I know that basic physics states that energy cannot be created or destroyed, but why is that true? For example, one theory called Quantum Fluctuation states that 'normal' and anti energy is constantly being created and then colliding throughout the universe. But experiments at one particle accelerator (I think it was the Large Hadron Collider) showed that when you collide a particle and its anti-energy equivalent, there are more 'positive' emissions that anti-emissions. Wouldn't this mean that energy is constantly being created, since the collisions would create more particle emissions than anti-particle emissions?

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    $\begingroup$ No experiment has ever shown the result you mention ('when you collide a particle and its anti-energy equivalent, there are more 'positive' emissions that anti-emissions'). Physics as observed in earthbound labs is symmetrical between matter and antimatter (i.e. if photons decay, equal amounts of particles and antiparticles are produced). If you can find the specific source where you heard this we can debunk it or clear up the confusion. $\endgroup$ – Emilio Pisanty Jun 29 '15 at 18:56
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    $\begingroup$ You are probably thinking of the baryon asymmetry problem, which is simply the fact that we don't observe much antimatter lying around. This is a puzzle, because there is a matter/antimatter asymmetry observed in the universe but not in the known physical laws which we think created it. An experimental observation of such an asymmetry in physical law would be groundbreaking and essentially solve the puzzle. $\endgroup$ – Emilio Pisanty Jun 29 '15 at 18:59
  • $\begingroup$ the experiment was meant to solve the asymmetry problem. And I'll try to find it, but it was 1-2 months ago, so I might not be able to. $\endgroup$ – user2425429 Jun 29 '15 at 19:28
  • $\begingroup$ @Emilio Pisanty : you could always ask a question on this website. $\endgroup$ – John Duffield Jun 29 '15 at 19:34
  • $\begingroup$ @Emilio: CP violation can occur during weak interactions, and this has been observed in Kaon decay. This could (but probably does not) explain the matter/anti-matter imbalance. See en.wikipedia.org/wiki/CP_violation $\endgroup$ – hdhondt Jun 29 '15 at 23:54

If there is evidence of some balance problem that involves energy the missing energy must be somewhere and the extra energy must come from somwhere.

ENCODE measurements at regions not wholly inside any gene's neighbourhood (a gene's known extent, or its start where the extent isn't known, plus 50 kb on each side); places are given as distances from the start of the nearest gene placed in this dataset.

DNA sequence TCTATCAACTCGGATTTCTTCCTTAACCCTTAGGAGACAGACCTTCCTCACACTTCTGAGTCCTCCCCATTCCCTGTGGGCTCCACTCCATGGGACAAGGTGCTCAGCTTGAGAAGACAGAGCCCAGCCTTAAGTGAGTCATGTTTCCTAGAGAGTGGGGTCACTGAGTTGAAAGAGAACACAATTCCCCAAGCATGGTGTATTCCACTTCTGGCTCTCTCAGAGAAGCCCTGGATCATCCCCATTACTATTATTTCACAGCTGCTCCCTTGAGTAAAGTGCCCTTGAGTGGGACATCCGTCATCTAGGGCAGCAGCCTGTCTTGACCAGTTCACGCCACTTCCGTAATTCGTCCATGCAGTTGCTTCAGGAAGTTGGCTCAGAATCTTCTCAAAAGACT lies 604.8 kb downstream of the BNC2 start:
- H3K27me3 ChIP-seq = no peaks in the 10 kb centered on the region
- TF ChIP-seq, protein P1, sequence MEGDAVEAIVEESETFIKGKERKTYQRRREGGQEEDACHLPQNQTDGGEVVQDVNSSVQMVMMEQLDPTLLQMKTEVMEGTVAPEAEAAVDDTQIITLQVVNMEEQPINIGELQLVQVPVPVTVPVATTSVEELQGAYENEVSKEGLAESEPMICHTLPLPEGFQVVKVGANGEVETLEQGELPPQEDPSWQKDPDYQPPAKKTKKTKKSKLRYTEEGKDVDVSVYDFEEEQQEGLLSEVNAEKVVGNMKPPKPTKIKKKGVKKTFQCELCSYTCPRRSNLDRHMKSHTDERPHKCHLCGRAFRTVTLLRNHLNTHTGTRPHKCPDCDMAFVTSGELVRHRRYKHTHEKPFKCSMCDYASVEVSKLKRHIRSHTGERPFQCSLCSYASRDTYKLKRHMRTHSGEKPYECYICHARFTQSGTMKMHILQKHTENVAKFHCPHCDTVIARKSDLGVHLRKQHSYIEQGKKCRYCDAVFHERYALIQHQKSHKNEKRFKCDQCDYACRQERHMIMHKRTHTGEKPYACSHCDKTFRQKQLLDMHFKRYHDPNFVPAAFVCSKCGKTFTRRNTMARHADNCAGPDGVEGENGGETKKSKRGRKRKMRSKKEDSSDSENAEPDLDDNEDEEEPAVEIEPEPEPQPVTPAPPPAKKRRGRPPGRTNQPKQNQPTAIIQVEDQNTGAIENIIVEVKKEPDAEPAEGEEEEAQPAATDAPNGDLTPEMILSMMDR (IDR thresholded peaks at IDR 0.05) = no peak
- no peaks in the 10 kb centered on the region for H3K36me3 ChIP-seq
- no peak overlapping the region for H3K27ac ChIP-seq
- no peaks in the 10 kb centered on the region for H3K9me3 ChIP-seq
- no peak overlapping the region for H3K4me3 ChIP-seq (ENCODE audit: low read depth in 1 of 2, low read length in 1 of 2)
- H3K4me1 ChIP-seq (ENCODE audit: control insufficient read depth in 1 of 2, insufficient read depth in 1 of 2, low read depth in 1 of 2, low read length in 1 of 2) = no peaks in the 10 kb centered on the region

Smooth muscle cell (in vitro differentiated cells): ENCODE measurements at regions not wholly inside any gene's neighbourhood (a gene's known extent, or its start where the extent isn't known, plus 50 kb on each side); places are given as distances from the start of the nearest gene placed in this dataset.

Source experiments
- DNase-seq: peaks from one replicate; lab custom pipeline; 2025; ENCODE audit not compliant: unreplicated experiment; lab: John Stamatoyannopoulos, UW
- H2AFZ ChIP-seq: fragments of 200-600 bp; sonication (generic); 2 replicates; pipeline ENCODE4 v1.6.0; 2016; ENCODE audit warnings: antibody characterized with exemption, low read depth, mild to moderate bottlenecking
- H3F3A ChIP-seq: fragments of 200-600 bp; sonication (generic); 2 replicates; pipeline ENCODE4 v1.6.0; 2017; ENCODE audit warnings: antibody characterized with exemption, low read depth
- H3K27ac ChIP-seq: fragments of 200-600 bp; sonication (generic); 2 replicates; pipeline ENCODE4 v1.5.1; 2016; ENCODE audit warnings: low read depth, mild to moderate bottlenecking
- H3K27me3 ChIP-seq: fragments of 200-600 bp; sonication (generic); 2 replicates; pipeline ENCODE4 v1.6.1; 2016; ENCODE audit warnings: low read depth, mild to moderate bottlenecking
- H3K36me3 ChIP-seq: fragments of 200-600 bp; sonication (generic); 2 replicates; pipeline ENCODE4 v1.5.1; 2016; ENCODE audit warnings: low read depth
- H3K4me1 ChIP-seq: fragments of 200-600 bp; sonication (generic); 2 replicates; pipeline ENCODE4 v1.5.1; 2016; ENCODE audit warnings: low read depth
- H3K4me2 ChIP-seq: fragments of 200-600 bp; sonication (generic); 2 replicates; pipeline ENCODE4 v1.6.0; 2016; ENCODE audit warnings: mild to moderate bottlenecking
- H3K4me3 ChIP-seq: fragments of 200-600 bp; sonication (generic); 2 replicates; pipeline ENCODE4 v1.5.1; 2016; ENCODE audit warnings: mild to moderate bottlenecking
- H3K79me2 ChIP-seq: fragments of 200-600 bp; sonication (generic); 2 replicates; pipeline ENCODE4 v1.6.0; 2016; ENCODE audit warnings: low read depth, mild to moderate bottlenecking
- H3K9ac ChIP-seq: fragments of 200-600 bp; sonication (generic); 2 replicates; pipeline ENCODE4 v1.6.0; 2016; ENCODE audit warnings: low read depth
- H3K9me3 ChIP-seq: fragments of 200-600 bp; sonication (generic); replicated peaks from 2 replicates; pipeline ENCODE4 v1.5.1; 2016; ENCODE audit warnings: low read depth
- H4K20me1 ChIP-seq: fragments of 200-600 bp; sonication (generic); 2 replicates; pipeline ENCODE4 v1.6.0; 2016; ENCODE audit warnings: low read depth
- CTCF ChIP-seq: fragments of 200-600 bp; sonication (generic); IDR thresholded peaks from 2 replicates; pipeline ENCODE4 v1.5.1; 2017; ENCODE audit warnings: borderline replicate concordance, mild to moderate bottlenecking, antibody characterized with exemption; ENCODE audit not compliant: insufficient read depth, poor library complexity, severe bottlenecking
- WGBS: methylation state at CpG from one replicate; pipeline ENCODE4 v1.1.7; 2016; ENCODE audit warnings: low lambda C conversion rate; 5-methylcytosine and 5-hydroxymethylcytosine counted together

A good way to see this was detailed in the Fyenman Lectures, where Richard Feyman explained conservation of energy in a very simple way.

So the answer is:

  • No, Energy cannot be Created or Destroyed.
  • $\begingroup$ The feynman lectures aren't conclusive proof that it isn't possible. This problem is similar to the black swan visualization: you say that all swans are white, but as soon as you see a black swan you know that this is false. And since energy creation could be the reason for the universe's expansion accelerating, you can't dismiss the theory for lack of examples either, at least unless humans find out what's really behind this acceleration. ('dark energy' causes this, but that's still just a label for an inexplicable creation of energy) $\endgroup$ – user2425429 Jun 29 '15 at 19:35
  • $\begingroup$ @user2425429 I didn't say that they were proof of anything, the only proof is experiment, and no experiment has shown a violation of this principle. And even though your explanation about the universe expansion acceleration is tempting, I don't think there is experimental evidence of anything to explain it, so you can argue that it's happening because of the creation of energy, but that's all you can do about it. $\endgroup$ – iharob Jun 29 '15 at 19:38
  • $\begingroup$ yes, but I meant they don't mean it doesn't make sense. and the expansion acceleration needs to have an influx of energy to exist, otherwise the universe would be decelerating due to gravity. And though it's possible that the energy comes from outside the universe, the more reasonable explanation is that it comes from somewhere inside the universe (since there is no theoretical or practical process, even an illogical but popular one, for unequal net amounts of energy traveling between universes) But thanks for the answer... especially the link to the lectures! $\endgroup$ – user2425429 Jun 29 '15 at 19:47

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